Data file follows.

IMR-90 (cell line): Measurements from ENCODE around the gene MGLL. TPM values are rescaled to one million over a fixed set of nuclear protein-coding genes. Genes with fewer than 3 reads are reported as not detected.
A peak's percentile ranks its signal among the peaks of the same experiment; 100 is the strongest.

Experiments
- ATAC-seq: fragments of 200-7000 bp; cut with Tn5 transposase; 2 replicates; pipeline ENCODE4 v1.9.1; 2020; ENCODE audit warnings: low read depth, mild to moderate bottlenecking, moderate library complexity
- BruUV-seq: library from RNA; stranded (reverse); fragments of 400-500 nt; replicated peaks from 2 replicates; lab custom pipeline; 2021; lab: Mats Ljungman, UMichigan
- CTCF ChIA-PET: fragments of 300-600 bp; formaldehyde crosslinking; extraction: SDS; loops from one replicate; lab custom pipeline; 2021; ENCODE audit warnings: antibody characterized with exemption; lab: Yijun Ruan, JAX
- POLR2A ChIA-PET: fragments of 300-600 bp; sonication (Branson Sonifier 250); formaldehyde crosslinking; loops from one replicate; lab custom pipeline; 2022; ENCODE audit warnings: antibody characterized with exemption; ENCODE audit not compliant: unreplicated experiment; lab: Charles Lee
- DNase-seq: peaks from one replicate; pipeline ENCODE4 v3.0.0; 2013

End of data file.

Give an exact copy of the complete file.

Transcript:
IMR-90 (cell line): Measurements from ENCODE around the gene MGLL. TPM values are rescaled to one million over a fixed set of nuclear protein-coding genes. Genes with fewer than 3 reads are reported as not detected.
A peak's percentile ranks its signal among the peaks of the same experiment; 100 is the strongest.

Experiments
- ATAC-seq: fragments of 200-7000 bp; cut with Tn5 transposase; 2 replicates; pipeline ENCODE4 v1.9.1; 2020; ENCODE audit warnings: low read depth, mild to moderate bottlenecking, moderate library complexity
- BruUV-seq: library from RNA; stranded (reverse); fragments of 400-500 nt; replicated peaks from 2 replicates; lab custom pipeline; 2021; lab: Mats Ljungman, UMichigan
- CTCF ChIA-PET: fragments of 300-600 bp; formaldehyde crosslinking; extraction: SDS; loops from one replicate; lab custom pipeline; 2021; ENCODE audit warnings: antibody characterized with exemption; lab: Yijun Ruan, JAX
- POLR2A ChIA-PET: fragments of 300-600 bp; sonication (Branson Sonifier 250); formaldehyde crosslinking; loops from one replicate; lab custom pipeline; 2022; ENCODE audit warnings: antibody characterized with exemption; ENCODE audit not compliant: unreplicated experiment; lab: Charles Lee
- DNase-seq: peaks from one replicate; pipeline ENCODE4 v3.0.0; 2013